When we were let out, everyone ran straight for the merchandise. I, on the other hand, bought my merch and then headed straight for the food. (Side note: I highly recommend the chicken quesadillas from the restaurant across the street from the arena. They are amazing.)

The line for the concert wrapped around the entire building. I was extremely relieved to find out that since I was a VIP, I could go past the line and straight to my seats. We walked to our section and I was upset about our seats. We could not see the screens at all, but we were pretty close to the stage. We could hear them perfectly, but we were very far to the left side.

Hey Violet was the first opening act and they were simply amazing. Rena Lovelis killed it were her stunning vocals, and Casey Moreta slayed his guitar solos. They even did a cover of Daya’s recently released song Don’t Let Me Down.

The second opening act was a band straight out of Japan, ONE OK ROCK. The rock band had everyone partying and feeling free. Taka, the main singer, was so hyper and excited about performing. They did an outstanding job and definitely got us even more thrilled, if that was even possible.

Then, it happened. Our hearts fluttered. Our breathing hitched. The screams went wild.

5SOS ran out on stage looking and sounding absolutely perfect. Our screams made them grin from ear to ear as the performed songs off their latest album, Sounds Good Feels Good. Michael would let us sing back to him as he killed guitar solos. Everyone in the crowd knew each word to every song. Right before Michael went on to sing a heart wrenching single, “Jet Black Heart,” the crowd screamed for over five minutes straight and he smiled and started crying out of happiness. He thanked us for letting them perform in the music capital of the world and proceeded to sing the song. Afterwards, he gave a short speech about love. He told us about how the world is on fire with violence and we should each spread a little bit more love. The entire audience hugged the person next to them as we cried and cheered him on. It was beautiful. After a few more songs, Calum brought out his new bass he bought in Nashville and asked us a very important question.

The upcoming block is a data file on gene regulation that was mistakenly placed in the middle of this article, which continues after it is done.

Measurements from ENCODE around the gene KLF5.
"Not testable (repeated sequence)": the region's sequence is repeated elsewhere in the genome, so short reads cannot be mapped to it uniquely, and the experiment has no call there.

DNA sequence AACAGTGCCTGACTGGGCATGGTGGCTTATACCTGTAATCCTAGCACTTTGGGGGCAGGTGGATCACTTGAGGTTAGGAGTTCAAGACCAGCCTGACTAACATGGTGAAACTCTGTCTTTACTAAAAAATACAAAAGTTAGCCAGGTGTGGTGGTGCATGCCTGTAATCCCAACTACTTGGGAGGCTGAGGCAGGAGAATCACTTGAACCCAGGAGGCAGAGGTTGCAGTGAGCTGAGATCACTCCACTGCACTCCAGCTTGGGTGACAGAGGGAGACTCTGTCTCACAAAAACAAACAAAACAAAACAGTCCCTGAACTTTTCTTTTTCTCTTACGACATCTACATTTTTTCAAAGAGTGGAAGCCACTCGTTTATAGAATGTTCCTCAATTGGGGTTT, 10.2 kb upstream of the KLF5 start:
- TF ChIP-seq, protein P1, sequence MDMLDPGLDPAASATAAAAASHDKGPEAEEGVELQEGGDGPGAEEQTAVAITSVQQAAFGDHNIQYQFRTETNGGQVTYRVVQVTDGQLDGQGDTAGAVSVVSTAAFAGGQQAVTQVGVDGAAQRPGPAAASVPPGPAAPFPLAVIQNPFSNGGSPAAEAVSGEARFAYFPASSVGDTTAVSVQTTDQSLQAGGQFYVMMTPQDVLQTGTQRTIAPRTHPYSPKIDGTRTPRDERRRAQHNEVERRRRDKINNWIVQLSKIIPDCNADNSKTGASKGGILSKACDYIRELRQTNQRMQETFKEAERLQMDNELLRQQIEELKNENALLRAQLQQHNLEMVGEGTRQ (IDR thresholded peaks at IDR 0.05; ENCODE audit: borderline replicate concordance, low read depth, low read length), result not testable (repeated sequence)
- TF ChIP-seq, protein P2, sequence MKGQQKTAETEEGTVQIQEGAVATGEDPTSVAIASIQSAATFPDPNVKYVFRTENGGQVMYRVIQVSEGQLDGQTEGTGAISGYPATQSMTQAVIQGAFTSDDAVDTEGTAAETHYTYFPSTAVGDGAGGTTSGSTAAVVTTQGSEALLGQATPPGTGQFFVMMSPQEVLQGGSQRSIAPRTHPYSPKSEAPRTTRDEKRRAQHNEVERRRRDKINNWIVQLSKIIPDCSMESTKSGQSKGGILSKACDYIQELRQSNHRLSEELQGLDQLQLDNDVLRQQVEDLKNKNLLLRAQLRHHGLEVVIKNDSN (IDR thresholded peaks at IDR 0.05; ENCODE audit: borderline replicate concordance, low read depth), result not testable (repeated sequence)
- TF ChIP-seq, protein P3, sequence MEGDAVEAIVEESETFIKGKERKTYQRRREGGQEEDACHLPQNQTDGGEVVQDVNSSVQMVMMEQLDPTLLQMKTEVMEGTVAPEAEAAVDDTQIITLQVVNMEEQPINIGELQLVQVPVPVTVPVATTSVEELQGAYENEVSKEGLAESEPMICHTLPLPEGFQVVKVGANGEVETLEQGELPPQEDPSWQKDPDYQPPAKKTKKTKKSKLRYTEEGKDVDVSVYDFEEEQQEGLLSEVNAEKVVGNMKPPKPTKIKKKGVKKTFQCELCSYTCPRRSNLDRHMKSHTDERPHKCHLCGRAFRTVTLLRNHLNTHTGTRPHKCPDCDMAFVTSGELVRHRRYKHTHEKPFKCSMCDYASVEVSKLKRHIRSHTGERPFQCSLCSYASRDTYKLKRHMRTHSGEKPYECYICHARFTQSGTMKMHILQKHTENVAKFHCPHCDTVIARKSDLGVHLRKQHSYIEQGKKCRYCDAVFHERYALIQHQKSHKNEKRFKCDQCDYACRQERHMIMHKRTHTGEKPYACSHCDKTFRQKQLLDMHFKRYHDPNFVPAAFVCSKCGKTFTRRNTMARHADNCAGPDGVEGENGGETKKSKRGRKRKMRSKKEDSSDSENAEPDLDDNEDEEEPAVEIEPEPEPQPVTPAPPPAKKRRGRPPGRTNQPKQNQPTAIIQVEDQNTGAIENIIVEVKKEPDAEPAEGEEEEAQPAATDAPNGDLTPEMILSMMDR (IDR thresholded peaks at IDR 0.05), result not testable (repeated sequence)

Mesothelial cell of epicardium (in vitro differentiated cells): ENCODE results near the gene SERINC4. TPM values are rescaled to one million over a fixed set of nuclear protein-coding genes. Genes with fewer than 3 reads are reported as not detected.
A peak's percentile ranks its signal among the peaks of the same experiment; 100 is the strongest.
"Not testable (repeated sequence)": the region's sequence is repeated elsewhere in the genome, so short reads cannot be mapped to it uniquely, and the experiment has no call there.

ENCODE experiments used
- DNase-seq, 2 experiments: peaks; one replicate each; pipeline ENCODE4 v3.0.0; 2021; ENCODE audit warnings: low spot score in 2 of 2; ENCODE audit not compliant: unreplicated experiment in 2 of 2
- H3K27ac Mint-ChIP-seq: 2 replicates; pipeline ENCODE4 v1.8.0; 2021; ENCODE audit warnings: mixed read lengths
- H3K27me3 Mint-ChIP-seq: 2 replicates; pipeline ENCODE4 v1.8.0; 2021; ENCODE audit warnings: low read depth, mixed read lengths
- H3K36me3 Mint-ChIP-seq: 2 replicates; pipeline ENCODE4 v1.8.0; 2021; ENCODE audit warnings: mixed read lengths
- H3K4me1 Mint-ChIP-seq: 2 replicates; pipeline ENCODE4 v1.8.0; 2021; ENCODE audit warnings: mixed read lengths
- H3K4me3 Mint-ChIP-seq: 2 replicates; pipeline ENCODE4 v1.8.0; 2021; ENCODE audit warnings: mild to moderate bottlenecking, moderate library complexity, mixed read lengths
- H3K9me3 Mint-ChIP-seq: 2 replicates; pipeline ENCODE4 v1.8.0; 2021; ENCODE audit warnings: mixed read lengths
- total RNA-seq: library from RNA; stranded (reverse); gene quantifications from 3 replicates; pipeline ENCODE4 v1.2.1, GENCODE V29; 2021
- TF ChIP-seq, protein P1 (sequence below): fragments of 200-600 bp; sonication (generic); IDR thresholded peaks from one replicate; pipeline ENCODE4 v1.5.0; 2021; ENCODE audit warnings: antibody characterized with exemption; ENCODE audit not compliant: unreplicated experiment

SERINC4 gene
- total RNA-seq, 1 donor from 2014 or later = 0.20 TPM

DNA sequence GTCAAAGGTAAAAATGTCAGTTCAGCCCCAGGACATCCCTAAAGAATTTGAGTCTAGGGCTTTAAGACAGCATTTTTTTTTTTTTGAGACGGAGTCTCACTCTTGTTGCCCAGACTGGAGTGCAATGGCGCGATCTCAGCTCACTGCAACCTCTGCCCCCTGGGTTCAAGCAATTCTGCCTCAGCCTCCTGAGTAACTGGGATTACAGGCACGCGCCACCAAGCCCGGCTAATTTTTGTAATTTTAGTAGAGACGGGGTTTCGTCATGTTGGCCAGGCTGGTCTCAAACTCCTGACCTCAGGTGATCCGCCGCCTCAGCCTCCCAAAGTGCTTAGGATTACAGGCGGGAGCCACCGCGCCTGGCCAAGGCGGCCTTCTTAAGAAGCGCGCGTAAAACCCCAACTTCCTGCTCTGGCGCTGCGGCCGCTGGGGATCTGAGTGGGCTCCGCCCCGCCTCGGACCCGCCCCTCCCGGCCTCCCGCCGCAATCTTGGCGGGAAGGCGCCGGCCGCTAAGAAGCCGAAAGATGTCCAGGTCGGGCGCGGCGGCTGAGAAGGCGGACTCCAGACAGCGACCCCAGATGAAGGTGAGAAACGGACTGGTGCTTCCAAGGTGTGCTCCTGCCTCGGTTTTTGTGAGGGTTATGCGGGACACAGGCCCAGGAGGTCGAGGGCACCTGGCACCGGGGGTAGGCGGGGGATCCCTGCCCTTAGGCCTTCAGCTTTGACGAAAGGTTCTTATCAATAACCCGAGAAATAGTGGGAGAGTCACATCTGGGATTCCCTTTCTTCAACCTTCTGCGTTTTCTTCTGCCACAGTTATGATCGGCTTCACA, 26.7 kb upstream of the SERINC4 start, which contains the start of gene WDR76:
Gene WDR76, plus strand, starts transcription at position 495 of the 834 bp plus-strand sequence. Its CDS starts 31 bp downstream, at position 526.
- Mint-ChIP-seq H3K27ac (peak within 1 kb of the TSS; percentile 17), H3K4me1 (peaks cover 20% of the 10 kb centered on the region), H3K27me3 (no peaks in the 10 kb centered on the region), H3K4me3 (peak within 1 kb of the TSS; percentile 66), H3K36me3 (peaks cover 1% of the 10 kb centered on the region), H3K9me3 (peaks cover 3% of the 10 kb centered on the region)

“Should I name it Nashville?”

Everyone screamed so loud that he almost dropped it. Needless to say, he went through with the name. Next up, they played their newest single from the new Ghostbusters movie, “Girls Talk Boys.” That was when the crowd was at its most hyped up point. Every single person was dancing and singing along, even parents.

The show ended all too soon. After the encore, Ashton came out on a random scooter and we all laughed as he joyfully raced back and forth on a tiny electric scooter. He stopped and handed a girl his drumstick as the rest of the boys came out. They threw t-shirts into the crowd and made a final bow. A picture was taken of them on the catwalk and was later posted on the band’s Instagram account.

We were all sad to see them go, but were grateful that they had put on such an outstanding show. As we walked out of the venue, a smile was plastered to my face. The day of my dreams had finally come true. Many girls were crying, most laughing with huge smiles, and some in shock. The positive vibes from everyone was great.

In the end, everything was worth it. Waiting in the heat all day, crying my eyes out, and having a raw throat from screaming so much was completely worth being as close as I was to the 5SOS boys. I could not have asked for a better day. Thank you 5 Seconds of Summer for making our dreams come true and helping me realize that nothing can hold you back, including a neurological disorder.